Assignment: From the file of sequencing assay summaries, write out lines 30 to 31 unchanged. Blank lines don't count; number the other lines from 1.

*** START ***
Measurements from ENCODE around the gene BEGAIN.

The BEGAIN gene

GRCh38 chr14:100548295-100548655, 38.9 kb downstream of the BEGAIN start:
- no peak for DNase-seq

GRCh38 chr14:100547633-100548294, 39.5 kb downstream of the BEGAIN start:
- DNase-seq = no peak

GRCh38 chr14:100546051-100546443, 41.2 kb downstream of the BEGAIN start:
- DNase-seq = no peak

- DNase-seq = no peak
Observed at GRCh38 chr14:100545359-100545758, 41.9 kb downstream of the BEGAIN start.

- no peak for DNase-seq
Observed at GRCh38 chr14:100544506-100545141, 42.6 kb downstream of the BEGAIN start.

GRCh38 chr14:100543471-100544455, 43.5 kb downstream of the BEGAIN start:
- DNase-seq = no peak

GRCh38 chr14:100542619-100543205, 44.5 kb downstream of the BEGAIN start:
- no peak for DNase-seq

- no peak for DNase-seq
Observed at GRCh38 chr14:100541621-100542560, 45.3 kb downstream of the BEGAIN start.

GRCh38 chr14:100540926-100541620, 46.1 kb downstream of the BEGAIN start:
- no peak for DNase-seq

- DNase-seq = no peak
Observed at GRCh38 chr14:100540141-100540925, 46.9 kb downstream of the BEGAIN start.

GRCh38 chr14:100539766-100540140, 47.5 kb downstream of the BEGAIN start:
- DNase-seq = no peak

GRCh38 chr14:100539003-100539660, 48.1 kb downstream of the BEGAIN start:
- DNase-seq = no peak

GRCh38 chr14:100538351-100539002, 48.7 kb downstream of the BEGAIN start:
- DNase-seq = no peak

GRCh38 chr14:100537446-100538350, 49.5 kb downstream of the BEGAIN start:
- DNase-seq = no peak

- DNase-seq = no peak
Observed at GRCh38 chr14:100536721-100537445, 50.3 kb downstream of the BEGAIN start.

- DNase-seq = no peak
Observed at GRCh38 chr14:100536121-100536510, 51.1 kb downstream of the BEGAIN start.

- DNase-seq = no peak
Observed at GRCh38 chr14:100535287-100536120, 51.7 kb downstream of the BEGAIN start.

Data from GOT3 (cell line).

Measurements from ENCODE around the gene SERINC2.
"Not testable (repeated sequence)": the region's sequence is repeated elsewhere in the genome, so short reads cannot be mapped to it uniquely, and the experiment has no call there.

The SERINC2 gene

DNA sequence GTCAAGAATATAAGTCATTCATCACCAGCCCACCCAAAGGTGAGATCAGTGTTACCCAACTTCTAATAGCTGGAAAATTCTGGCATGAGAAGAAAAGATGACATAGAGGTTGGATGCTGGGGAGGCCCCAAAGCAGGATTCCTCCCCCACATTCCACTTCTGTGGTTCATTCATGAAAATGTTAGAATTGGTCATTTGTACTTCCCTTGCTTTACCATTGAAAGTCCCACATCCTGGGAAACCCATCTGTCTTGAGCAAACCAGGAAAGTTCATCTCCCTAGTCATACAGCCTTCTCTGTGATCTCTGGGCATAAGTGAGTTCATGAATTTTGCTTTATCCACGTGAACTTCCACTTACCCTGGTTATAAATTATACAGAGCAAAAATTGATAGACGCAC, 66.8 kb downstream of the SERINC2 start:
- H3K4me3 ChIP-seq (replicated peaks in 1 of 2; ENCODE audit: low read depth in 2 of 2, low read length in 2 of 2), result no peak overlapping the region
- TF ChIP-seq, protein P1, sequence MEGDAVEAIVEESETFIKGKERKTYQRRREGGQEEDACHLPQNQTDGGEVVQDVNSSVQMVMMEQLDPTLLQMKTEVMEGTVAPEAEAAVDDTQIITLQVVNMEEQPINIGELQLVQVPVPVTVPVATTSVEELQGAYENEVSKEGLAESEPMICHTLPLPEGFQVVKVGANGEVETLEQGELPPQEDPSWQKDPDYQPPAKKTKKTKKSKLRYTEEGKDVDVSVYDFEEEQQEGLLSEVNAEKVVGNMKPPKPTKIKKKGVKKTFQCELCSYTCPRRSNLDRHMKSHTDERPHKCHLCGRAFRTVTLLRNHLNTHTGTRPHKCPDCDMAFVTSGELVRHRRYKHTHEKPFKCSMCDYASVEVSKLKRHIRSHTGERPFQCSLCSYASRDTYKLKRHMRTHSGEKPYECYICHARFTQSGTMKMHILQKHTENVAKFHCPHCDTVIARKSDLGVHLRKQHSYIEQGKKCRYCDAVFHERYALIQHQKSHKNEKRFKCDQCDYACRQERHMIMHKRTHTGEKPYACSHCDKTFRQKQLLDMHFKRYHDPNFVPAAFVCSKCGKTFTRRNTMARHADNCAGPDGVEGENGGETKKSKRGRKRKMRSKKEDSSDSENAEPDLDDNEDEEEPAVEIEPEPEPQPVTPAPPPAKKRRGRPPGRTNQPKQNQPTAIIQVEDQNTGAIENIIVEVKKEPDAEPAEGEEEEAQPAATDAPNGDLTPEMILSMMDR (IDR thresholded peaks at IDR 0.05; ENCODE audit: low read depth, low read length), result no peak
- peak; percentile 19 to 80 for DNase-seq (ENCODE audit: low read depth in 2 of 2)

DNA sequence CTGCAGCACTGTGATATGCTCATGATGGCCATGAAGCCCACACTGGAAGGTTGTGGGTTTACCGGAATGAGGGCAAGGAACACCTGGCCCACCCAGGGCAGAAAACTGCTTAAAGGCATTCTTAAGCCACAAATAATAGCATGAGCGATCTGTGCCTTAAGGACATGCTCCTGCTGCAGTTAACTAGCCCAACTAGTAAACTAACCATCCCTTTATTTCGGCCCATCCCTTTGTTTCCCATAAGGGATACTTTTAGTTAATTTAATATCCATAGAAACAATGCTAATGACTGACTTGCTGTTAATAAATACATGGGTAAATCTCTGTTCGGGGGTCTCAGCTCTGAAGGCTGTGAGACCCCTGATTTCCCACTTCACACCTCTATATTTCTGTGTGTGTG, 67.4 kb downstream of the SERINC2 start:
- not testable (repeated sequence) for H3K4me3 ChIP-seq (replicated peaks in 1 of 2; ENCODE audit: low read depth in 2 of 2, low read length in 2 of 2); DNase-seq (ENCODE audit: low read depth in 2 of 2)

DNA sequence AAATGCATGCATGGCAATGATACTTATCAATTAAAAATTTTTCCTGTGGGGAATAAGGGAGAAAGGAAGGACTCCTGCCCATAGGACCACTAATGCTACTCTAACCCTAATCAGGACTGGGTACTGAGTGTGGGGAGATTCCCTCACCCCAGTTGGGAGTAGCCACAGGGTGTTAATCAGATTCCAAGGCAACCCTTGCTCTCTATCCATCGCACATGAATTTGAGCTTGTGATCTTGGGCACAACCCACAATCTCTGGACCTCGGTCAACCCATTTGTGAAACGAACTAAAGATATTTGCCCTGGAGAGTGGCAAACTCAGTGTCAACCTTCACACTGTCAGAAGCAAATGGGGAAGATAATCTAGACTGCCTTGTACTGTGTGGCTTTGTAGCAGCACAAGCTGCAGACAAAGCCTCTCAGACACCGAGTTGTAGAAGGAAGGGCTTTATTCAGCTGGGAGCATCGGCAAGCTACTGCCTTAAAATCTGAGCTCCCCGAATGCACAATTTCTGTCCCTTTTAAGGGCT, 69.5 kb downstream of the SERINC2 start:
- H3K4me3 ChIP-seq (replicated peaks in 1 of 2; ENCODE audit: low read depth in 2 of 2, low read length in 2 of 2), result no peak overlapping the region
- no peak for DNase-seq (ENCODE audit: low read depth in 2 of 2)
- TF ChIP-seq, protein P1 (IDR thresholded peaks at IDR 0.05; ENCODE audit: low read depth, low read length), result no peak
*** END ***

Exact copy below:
- DNase-seq = no peak

- DNase-seq = no peak